BORGE BRENDE, FOREIGN MINISTER, NORWAY: So, thank you for raising that question. We only will refer people that have also lived in Russia before.

We have to make a priority of those that really need protection Norway. We are increasing the amount of asylum seeking refugees that we take through



BRENDE: And we are one of the countries that are really opening up the last year. But people that are in no need of protection and that have lived in

Russia, Russia has to take care of.

GORANI: So you're saying that only asylum seekers who have lived before in Russia and made their way to Norway, only those will be deported back to

Russia? Just so I'm clear.

BRENDE: Yes. And those that have valid visa in Russia, that Russia has given a visa to. Of course, Russia is obliged to take care of these.

Thousands of asylum seekers coming over the border to Norway through Russia, we will of course look at their application and if they are in a

need of protection, they will get protection in Norway. If not, of course they will be returned as others that are in no need of protection. We have

to make a priority of those, for example, from Syria, that are fleeing and need protection.

GORANI: But some asylum seekers say they have Russian visas but that they expire in three days. Won't be able to stay legally in Russia. They are

also saying it's minus 31 degrees Celsius over there where they'll be bused an dropped on the other way of the border and that Norway is being inhuman

in this case.

BRENDE: That's very unfair. As I said, we are receiving a lot of asylum seekers. It is also cold in Norway. It's cold in Russia.


BRENDE: But Russia is a middle income country it's the G-8 economy. Of course Russia has also responsibility to take care of those who have given

visa to come to Russia. We cannot advocate - and we are granting visas and asylum in Norway for hundreds of thousands of people that are coming from

Russia with legal status there.


BRENDE: We have no chance to give protection to those that really have protection, so Norway is doing our job. Russia needs to do its job.

GORANI: So you think that all of these people that will be sent back, they will be -- you're confident that Russia will take care of them properly?

BRENDE: Russia is obliged to take care of those that they have given visas. These are, for example, people coming into Russia from Afghanistan,

Pakistan. They cannot enter Russia without a visa. Maybe they have worked in Russia for some time. You know, we cannot take all of these asylum

seekers in Norway if they are in no need of protection. I think that is very fair, is very reasonable, and if we did so we could receive less, the

real need of protection that is fleeing from wars and possible very, very difficult situations.

GORANI: So today in Davos you chaired a panel and a discussion including, by the way, Gordon Brown, the former U.K. Prime Minister who is also in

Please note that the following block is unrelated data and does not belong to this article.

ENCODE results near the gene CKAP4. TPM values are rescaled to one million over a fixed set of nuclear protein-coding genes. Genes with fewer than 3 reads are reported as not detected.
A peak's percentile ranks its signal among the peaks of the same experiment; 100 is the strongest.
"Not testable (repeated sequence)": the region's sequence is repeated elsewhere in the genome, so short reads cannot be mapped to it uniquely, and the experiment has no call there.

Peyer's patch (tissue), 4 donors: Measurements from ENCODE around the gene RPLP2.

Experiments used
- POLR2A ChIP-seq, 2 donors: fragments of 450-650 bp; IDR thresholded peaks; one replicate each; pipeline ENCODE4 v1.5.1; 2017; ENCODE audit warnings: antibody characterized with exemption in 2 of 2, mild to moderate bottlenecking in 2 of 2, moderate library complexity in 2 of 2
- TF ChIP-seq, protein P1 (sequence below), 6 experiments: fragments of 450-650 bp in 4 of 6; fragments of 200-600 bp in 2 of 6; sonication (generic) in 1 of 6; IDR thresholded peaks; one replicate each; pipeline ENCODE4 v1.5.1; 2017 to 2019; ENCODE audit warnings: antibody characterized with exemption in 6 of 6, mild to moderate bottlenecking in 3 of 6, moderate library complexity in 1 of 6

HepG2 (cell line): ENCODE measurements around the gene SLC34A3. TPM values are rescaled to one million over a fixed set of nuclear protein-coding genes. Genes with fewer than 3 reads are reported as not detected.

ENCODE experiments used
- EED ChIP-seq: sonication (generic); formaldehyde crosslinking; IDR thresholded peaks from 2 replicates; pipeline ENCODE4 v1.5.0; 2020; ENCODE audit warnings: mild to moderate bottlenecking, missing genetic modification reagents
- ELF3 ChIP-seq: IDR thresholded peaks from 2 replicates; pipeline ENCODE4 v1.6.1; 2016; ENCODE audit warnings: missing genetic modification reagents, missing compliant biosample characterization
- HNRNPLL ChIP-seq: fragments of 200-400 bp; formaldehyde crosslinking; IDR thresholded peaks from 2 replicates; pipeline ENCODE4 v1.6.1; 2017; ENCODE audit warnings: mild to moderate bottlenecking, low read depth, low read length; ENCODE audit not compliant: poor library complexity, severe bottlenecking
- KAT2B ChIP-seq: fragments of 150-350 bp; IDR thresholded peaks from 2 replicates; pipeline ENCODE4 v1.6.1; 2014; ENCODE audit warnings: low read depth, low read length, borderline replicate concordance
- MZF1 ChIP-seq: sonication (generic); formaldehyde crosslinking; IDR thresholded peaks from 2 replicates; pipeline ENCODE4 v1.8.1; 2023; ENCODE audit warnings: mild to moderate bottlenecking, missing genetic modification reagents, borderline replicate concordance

Davos, about providing access to education for Syrian refugees, specifically. What were the ideas that you think would be workable ideas to

get more Syrian children access to education?

BRENDE: We have to step up the support to Syria, the humanitarian support to the neighboring countries. There are now 2.8 million Syrian children out

of school. So we're losing a whole generation. And that's why the London conference the 4th of February, this (donor conference) will be so

important. We have to double our effort.


BRENDE: The U.N. is totally underfinanced when it comes to the support to Lebanon, Jordan, and also to Syria.


GORANI: I'm curious because of the lack of opportunity for Syrians and other refugees in the region, a lot of them are coming to Europe. We've

seen so many refugees come here. Some very high level officials say they don't believe the passport free zone known as Schengen that your country is

a part of can even survive. That in the next few months it might even -- we're already seeing border controls come up between Schengen country. Do

you think Schengen can survive?


BRENDE: I hope so. The open borders inside E.U., European Union, and Europe is a good thing.


BRENDE: But with the migration crisis we're facing now, we need a political solution in Syria. 4 million people have left Syria but there are still 18

million people inside Syria. So if we are not successful in finding an agreement on an inclusive government in Damascus, including all the group,

this war will continue, more people will leave. Syria is going to be an additional burden on neighboring countries like Lebanon, Jordan, and

Turkey. And of course they will try to also reach Europe. There are limitations for all this country so it's even more imperative than ever to

now find a political solution to this crisis war that has gone on for five years.

GORANI: All right. The Norwegian Foreign Minister joining us from Davos, Borge Brende, thanks very much for being with us. We really appreciate your

time, have a good evening. And don't forget for our viewers, you can get all the latest news, interviews and analysis on our facebook page,